When it is safe to do so, I would love to visit and see the work of RCS. I pay tribute to the great work it is doing in its community. We understand the role of good mental wellbeing and helping individuals into the job market, and in Wales we have provided £1.3 million to test the new individual placement and support. We also provide contracted employment support programmes specifically tailored to disabled people and people with long-term health conditions, as well as administering the Access to Work scheme and the Disability Confident campaign.
I thank everyone who works in our jobcentres. Our Secretary of State has committed to doubling the number of work coaches. We take an individual focus on our claimants, and we will take a place-based approach to helping people into work. We are actively working with our operations to ensure that this is done safely so that people can get back into work.
I can absolutely reassure my hon. Friend that disabled people will be at the very heart of the consultation on both the Green Paper and the national strategy for disabled people. As soon as it is safe to do so, we will begin the roadshow of consultation across the whole country, making sure that all voices are heard and shape our future priorities.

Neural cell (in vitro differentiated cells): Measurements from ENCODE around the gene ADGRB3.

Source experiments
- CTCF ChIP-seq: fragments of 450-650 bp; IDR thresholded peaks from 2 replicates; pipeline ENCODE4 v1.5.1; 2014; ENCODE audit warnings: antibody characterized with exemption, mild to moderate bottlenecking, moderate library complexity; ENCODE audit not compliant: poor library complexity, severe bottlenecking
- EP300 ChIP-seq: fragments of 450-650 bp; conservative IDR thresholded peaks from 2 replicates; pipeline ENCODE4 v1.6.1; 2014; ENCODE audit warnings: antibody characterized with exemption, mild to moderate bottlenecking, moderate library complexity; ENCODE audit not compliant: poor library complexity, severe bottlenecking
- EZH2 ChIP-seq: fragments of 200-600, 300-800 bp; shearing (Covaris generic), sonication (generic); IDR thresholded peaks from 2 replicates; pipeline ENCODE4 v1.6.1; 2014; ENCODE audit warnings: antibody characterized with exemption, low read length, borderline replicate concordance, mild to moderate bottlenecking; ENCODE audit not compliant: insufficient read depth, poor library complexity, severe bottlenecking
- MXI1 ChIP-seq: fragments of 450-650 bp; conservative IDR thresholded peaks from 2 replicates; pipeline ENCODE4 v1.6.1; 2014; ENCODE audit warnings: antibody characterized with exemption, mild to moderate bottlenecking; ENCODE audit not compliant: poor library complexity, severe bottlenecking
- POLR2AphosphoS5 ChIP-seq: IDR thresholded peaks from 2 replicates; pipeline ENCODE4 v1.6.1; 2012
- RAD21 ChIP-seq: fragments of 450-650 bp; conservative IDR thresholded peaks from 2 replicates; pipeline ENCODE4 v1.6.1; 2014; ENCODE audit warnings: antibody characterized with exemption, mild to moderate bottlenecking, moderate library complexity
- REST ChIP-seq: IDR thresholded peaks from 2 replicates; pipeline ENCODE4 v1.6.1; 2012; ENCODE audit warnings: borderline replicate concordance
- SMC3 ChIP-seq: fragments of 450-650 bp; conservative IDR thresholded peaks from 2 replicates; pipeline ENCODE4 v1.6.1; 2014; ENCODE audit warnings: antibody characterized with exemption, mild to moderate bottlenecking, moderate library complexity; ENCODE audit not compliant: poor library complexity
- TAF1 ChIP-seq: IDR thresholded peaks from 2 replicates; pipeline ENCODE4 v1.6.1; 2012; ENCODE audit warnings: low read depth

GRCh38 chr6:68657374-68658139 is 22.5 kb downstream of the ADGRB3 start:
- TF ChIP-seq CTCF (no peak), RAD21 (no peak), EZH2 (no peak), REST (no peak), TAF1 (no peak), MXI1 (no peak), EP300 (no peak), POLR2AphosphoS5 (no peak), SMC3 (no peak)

We keep all policy under review. The particular policy change the hon. Lady references would not only cost around £2 billion a year but could not be operationalised now even if we wanted to, because all the focus is rightly on the Department’s response to covid-19. I say to her gently, though, that it is a policy based on fairness; those in receipt of benefits are faced with the same choices in life as those not in receipt of benefits.
We are actively working with colleagues across Government, including the Business Secretary, with whom I have had several roundtable discussions, to get people back into work and open up as soon as possible. The Government are committed to reopening businesses in a phased approach, guided by the science, when it is safe to do so; I confess an absolute personal need for these sectors to reopen. However, where there are job losses, DWP staff are on hand to work with claimants to support them to get back into work.
That is a very important point. We are looking at additional ways we can support people, through Access to Work, to travel to and from their home to work and in terms of their ability to work from home. There are opportunities for us to make some of those changes more permanent as we start to return to normality.